The informal call to boycott Turkish goods in some Arab countries is starting to bite into businesses relying on exporting from Turkey to the Arab world, especially to the Gulf countries.
The consequences for Turkey of the campaign have been reflected in a Turkish call for governments in the region to order retailers not to relinquish Turkish products. But as the boycott campaign is popular and not officially sanctioned, Turkey has few tools at its disposal to seek action to stop it, whether through bilateral governmental channels or through the World Trade Organisation (WTO).
Though Turkish relations with some Arab Gulf countries and Egypt have been sour for some years now, the popular boycott campaign is an escalation in response to the aggressive rhetoric used by Turkish President Recep Tayyip Erdogan.
Earlier this month, Erdogan published a video on Twitter threatening unspecified Arab Gulf countries in an unprecedented way. “These countries did not exist yesterday, and perhaps they will cease to exist in the near future, but God Almighty will continue to raise our flag in the region forever,” Erdogan said in the tweet posted in Arabic with the video of his remarks in Turkish.
Twitter is a popular social-media channel in the Gulf, especially in Saudi Arabia. The platform later flared up with angry replies from people in Saudi Arabia, the UAE and other Gulf countries attacking the Turkish president and describing his threats as a “declaration of war” on the Gulf and the Arab world.
Analysts described Erdogan’s “arrogant statements” as a clear reflection of “his annoyance with the Gulf countries that have stood against his ambitions” in Syria, Libya and elsewhere.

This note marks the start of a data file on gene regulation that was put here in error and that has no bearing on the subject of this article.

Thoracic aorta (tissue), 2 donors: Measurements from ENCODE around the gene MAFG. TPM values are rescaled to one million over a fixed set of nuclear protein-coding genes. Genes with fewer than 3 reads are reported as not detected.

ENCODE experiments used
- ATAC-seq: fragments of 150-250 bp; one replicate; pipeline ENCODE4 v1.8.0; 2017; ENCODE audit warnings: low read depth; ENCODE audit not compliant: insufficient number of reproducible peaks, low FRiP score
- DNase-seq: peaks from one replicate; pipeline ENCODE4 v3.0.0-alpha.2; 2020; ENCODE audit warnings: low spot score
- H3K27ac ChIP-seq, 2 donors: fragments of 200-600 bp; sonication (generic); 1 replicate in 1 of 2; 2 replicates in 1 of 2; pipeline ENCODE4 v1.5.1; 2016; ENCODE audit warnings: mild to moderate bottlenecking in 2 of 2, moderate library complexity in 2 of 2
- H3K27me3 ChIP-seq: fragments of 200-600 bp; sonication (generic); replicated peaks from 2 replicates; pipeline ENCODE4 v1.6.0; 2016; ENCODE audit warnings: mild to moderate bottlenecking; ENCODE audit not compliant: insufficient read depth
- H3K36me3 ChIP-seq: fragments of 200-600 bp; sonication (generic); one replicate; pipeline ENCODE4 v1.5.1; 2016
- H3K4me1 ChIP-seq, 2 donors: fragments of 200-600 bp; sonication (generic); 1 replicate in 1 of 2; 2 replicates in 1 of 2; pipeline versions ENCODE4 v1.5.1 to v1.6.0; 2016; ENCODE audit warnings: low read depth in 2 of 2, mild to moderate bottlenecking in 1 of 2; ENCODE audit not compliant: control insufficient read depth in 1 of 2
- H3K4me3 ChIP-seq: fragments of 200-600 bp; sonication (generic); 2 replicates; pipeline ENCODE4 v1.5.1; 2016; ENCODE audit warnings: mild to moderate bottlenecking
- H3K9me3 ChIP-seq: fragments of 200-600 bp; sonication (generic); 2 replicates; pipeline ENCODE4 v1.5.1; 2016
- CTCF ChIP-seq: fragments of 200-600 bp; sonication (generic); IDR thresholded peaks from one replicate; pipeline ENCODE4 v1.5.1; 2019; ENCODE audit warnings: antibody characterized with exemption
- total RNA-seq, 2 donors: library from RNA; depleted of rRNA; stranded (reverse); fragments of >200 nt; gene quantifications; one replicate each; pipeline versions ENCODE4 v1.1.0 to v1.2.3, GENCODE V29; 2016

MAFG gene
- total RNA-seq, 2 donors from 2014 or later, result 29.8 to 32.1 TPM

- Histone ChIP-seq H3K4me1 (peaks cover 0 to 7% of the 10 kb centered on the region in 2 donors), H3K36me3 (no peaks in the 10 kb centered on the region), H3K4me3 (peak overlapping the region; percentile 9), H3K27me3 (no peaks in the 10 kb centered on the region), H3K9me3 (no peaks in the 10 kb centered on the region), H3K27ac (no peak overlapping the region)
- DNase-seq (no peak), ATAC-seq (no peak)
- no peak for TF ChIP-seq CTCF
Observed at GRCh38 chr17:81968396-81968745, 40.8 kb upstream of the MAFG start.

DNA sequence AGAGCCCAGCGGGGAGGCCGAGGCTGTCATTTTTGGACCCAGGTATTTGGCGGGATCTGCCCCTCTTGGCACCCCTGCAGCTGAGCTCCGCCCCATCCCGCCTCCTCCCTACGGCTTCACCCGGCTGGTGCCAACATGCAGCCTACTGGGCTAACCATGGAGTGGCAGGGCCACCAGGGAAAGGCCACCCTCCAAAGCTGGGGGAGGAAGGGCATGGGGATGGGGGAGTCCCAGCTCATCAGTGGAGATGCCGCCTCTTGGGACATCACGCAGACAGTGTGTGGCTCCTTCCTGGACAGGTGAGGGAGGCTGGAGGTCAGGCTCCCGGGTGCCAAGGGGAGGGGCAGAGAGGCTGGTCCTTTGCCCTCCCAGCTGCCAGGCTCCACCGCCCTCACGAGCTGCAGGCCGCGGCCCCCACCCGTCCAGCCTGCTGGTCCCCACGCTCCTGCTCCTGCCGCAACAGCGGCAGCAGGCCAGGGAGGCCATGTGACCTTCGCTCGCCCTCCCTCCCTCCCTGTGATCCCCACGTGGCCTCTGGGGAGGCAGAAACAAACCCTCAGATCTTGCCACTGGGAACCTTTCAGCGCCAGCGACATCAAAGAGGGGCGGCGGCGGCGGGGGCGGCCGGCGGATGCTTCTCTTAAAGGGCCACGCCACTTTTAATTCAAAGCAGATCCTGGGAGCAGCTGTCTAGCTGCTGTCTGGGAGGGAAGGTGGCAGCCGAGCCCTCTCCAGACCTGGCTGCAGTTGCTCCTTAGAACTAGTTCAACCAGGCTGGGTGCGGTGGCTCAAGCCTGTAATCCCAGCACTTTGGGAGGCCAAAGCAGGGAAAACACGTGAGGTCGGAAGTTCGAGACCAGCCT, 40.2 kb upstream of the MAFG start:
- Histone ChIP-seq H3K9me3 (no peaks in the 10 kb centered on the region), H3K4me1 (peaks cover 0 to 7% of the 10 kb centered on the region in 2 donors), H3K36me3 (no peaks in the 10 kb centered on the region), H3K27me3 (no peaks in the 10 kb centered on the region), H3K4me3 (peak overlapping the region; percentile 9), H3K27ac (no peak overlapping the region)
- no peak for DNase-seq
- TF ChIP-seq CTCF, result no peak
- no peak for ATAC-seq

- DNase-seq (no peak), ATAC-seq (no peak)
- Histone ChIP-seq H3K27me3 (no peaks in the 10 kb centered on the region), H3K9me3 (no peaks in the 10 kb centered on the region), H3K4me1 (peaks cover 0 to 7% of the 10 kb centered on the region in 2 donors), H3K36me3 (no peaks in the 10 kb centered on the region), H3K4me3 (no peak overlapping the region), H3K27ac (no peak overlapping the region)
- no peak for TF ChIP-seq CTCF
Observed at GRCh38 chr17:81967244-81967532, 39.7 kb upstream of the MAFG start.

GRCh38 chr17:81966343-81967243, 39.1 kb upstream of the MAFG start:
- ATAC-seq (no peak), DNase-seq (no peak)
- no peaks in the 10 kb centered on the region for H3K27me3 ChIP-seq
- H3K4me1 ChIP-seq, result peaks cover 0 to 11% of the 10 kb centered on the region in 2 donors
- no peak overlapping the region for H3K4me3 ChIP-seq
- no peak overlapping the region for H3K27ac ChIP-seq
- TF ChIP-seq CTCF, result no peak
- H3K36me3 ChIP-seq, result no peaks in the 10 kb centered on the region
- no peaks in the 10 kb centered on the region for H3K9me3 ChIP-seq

However, the majority of ordinary social media users were also furious. One Twitter user wrote that “not only has he posted the video on his Arabic account, but he also had the statements translated into Arabic. The least we can say is that it is a declaration of war! If it had happened with Europe or Canada, the NATO alliance would have met and things would have become serious. To threaten that the Gulf countries will not exist in the future! If this is not a threat, what is,” he wrote.
A hashtag on Twitter, “boycott_Turkish_Products” went viral and continued to trend in Saudi Arabia for several days. Within a week, eight Turkish business groups, including textile exporters and contractors, had called on the Saudi authorities to stop the boycott. But Reuters quoted the Saudi government media office as saying that the authorities had not placed any restrictions on Turkish goods.
Official trade and economic relations between Turkey and the Gulf states were not severed even when the Turkish president attacked the decision by Saudi Arabia, the UAE, Bahrain and Egypt (the Quartet) to boycott Qatar in 2017.
But Ankara then stepped up its relations with Qatar and established a military base there that caused a further deterioration in relations with the Quartet. Erdogan’s increased support of the Muslim Brotherhood and other militant groups working on destabilising countries such as Egypt also soured relations further, especially with Riyadh and Abu Dhabi.